Take Action to Prevent Cancer

20 October 2011

Charlottetown -

When Lois Adams met with her doctor in May 2010, she heard the words many people fear:“You have cancer.” For Adams, the diagnosis was cervical cancer. The good news - it was at an early stage when treatment is most successful.

“I really was quite lucky,” says Adams. “No one likes to hear the C- word but it was only 18 months since my last Pap test so the cancer wasn’t too advanced.”

Adams was just one of approximately 1,300 women in Canada who receive that diagnosis each year. Sadly, for some, the cancer is far more advanced. As a result, nearly 350 women die from cervical cancer each year in this country. That is frustrating because cervical cancer is almost completely preventable.

During Cervical Cancer Awareness Week, Oct. 23 – 29th, the Canadian Cancer Society is focused on educating women about the importance of the Pap test as a screening tool for cervical cancer. Pap tests detect abnormal cells in the cervix before they become cancerous and detect cancer while it is most treatable.

“We encourage women to make Pap tests a top priority”, says Lori Barker, Executive Director of the Canadian Cancer Society, P.E.I. Division. “Screening is a crucial part of a woman’s health care regimen, yet one that many avoid. It’s important to remember that cervical cancer is preventable – as long as women have this simple procedure on a regular basis,” says Barker.

Lois Adams says it was a Pap test that saved her life. After cancer was detected, she went on to have surgery in Halifax last fall and no further treatment has been required.

Since her diagnosis, the 52 year-old educator has been on a crusade to spread the word about how to prevent cervical cancer. “Some people admit they’d do anything to avoid having a Pap test. I tell them ‘Get over yourself, it’s not that bad and it sure beats dealing with cancer’,” says Adams.

Patti Davidson, one of Adams’ colleagues at L.M. Montgomery Elementary School in East Royalty, heard the message loud and clear. “Lois was a good reminder to us all about how important it is to look after your health. A Pap test may not be the most comfortable procedure in the world but it is simply not something you should avoid,” says Davidson.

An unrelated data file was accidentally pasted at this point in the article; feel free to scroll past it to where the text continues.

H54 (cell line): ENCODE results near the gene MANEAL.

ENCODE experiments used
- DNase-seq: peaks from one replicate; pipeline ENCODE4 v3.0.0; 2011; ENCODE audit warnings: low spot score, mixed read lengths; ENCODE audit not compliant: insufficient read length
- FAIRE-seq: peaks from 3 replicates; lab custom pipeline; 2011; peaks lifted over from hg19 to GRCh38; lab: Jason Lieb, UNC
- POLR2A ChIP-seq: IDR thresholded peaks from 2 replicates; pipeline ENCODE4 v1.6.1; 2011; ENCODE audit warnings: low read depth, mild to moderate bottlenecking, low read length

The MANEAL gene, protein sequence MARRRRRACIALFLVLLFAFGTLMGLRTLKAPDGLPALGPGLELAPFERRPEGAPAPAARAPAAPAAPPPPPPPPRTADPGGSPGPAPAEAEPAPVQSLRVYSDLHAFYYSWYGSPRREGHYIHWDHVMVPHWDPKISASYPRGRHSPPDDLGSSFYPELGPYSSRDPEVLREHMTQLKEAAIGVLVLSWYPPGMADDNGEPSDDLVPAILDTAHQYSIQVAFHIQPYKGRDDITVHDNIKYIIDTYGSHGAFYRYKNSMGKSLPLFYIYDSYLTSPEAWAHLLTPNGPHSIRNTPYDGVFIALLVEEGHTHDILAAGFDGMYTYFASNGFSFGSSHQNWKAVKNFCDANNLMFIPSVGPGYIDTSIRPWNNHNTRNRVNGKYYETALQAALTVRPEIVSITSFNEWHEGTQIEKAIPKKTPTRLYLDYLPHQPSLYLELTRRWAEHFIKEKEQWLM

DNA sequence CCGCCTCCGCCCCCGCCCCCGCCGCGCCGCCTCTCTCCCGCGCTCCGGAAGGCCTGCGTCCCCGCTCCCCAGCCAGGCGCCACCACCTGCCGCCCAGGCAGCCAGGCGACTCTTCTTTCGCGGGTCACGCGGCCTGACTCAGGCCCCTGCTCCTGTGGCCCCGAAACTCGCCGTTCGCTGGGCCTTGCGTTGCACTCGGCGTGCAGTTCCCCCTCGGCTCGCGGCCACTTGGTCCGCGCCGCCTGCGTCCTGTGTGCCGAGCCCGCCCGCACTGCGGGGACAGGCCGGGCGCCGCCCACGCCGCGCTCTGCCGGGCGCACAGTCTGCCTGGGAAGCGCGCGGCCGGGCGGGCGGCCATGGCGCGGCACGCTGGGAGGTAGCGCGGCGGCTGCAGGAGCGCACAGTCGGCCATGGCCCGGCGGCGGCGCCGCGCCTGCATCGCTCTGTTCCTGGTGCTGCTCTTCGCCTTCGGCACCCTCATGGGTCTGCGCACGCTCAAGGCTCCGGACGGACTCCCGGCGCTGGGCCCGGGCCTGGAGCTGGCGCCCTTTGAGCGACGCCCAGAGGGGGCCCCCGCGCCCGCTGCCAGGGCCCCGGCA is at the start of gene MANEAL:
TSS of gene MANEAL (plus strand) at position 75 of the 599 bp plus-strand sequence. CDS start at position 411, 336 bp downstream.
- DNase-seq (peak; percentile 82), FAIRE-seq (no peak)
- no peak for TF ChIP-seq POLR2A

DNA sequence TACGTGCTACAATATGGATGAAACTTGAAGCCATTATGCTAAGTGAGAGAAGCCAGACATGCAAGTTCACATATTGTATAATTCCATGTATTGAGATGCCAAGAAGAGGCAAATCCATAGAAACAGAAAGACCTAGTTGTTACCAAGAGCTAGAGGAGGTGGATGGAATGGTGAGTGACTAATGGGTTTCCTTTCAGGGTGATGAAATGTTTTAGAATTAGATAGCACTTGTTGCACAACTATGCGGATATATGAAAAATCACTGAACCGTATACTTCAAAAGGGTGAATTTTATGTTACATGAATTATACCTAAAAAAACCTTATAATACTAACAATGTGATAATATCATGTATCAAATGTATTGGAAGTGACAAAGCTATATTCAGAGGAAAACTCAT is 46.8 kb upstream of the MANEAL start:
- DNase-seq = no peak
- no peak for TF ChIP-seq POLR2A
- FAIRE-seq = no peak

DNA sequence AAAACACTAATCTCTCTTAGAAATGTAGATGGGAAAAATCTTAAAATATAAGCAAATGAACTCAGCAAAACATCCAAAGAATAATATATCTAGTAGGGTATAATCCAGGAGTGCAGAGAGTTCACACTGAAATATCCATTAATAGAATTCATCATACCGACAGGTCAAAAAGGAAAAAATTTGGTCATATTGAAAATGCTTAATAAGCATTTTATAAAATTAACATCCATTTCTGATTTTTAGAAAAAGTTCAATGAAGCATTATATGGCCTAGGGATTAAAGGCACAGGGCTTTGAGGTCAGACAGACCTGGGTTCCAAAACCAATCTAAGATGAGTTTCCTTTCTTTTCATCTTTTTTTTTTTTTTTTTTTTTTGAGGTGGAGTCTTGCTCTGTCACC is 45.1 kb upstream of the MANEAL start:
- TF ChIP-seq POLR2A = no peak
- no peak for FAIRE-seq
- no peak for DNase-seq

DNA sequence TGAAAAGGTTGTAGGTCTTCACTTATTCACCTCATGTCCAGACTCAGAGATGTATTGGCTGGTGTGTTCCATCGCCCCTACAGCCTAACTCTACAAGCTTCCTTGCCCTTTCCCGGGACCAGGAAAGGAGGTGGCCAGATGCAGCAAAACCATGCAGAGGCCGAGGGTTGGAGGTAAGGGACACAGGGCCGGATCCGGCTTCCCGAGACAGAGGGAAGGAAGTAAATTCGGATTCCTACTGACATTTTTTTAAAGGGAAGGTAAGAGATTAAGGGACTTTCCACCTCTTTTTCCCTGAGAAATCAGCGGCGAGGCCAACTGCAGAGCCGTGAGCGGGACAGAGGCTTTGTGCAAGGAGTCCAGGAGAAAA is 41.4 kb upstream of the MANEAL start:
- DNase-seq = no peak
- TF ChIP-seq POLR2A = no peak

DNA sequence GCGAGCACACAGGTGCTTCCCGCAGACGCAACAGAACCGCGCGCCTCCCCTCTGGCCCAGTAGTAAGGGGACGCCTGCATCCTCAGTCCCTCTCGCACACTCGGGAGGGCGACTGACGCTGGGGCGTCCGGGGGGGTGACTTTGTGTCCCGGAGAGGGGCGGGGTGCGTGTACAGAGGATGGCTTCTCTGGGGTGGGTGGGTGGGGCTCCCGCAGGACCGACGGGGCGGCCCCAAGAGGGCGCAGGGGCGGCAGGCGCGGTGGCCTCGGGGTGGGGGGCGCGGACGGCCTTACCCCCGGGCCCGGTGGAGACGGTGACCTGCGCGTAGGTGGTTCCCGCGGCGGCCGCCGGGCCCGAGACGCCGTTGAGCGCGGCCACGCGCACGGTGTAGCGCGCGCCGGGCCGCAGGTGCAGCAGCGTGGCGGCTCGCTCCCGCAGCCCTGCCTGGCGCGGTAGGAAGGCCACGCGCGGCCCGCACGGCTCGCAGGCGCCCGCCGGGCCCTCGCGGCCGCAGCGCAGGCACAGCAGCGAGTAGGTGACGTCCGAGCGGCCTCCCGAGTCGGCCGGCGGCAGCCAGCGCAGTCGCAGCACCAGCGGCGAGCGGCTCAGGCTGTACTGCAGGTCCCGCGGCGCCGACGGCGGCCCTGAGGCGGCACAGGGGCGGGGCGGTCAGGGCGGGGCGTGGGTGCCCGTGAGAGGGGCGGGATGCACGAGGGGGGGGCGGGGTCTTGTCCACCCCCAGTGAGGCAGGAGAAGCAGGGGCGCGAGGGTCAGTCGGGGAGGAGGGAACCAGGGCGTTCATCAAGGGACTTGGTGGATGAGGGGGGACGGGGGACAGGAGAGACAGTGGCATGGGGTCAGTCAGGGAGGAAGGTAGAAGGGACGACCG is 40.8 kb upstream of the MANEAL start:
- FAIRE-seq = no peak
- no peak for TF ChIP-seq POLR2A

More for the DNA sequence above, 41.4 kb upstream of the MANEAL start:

While routine Pap tests are the best means of detecting cervical cancer at an early stage, vaccines have the potential to protect women from the disease by targeting cancer-causing types of the human papillomavirus (HPV). HPV, a group of viruses transmitted through sexual contact, is the single known cause of cervical cancer.

On Prince Edward Island HPV vaccines are provided to all girls in sixth grade. The vaccine is also available through the P.E.I. Travel and Immunization Clinic. Young women, ages 15 – 24, who have not received the vaccine are encouraged to do so.

“These vaccines represent a major advancement in women’s health and in cancer prevention,” says Barker. "We hope these vaccines, along with regular Pap tests, will eventually make cervical cancer a concern of the past."

Davidson, who teaches Grade six students, says the HPV vaccinations have become widely accepted since they were introduced through the schools three years ago. “Parents had a lot of questions initially but participation has always been near one hundred percent. It’s another great prevention tool,” says Davidson.

The Canadian Cancer Society encourages all women between ages 21 and 75 to have a Pap test every 1 to 3 years, depending on previous test results.

On Prince Edward Island screening is available through your family doctor or at the Provincial Pap Screening Clinic, located at the Cornwall Medical Centre. There skilled nurses, who specialize in this area, carry out the procedure. You do not need a referral from a doctor to attend this clinic and the service is open to all women whether they have a family doctor or not. This clinic also travels to health centers across the province. There is very little wait time and you are encouraged to book an appointment by calling 902-368-2010. There is no charge for this test.

For more information about prevention and early detection, contact the Canadian Cancer Society at 1-888-939-3333 or www.cancer.ca

The Canadian Cancer Society is a national community-based organization of volunteers whose mission is the eradication of cancer and the enhancement of the quality of life of people living with cancer. When you want to know more about cancer, visit our website www.cancer.ca or call our toll-free, bilingual Cancer Information Service at 1 888 939-3333.

For more information, please contact:

Lori Barker

Executive Director

Phone: 902-566-4007